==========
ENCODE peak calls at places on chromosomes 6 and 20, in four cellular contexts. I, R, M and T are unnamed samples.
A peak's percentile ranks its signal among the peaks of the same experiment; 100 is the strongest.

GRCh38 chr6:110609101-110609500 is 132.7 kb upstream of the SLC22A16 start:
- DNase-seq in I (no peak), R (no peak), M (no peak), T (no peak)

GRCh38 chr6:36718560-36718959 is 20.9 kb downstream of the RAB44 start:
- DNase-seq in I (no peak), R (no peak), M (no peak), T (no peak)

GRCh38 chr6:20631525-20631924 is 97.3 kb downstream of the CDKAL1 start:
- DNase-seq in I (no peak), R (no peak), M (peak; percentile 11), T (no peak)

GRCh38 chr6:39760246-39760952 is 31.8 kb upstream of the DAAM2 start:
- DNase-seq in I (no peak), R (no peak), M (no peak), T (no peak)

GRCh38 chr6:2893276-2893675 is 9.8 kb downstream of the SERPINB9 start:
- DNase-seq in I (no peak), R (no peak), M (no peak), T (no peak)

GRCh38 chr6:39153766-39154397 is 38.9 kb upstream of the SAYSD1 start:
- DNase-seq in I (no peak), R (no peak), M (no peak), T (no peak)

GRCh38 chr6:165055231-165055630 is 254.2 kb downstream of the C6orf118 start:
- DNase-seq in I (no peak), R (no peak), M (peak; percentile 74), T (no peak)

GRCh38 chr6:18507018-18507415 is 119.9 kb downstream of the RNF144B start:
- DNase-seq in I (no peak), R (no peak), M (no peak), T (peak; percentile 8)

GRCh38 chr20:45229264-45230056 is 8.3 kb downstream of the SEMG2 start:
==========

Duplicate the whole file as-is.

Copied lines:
ENCODE peak calls at places on chromosomes 6 and 20, in four cellular contexts. I, R, M and T are unnamed samples.
A peak's percentile ranks its signal among the peaks of the same experiment; 100 is the strongest.

GRCh38 chr6:110609101-110609500 is 132.7 kb upstream of the SLC22A16 start:
- DNase-seq in I (no peak), R (no peak), M (no peak), T (no peak)

GRCh38 chr6:36718560-36718959 is 20.9 kb downstream of the RAB44 start:
- DNase-seq in I (no peak), R (no peak), M (no peak), T (no peak)

GRCh38 chr6:20631525-20631924 is 97.3 kb downstream of the CDKAL1 start:
- DNase-seq in I (no peak), R (no peak), M (peak; percentile 11), T (no peak)

GRCh38 chr6:39760246-39760952 is 31.8 kb upstream of the DAAM2 start:
- DNase-seq in I (no peak), R (no peak), M (no peak), T (no peak)

GRCh38 chr6:2893276-2893675 is 9.8 kb downstream of the SERPINB9 start:
- DNase-seq in I (no peak), R (no peak), M (no peak), T (no peak)

GRCh38 chr6:39153766-39154397 is 38.9 kb upstream of the SAYSD1 start:
- DNase-seq in I (no peak), R (no peak), M (no peak), T (no peak)

GRCh38 chr6:165055231-165055630 is 254.2 kb downstream of the C6orf118 start:
- DNase-seq in I (no peak), R (no peak), M (peak; percentile 74), T (no peak)

GRCh38 chr6:18507018-18507415 is 119.9 kb downstream of the RNF144B start:
- DNase-seq in I (no peak), R (no peak), M (no peak), T (peak; percentile 8)

GRCh38 chr20:45229264-45230056 is 8.3 kb downstream of the SEMG2 start: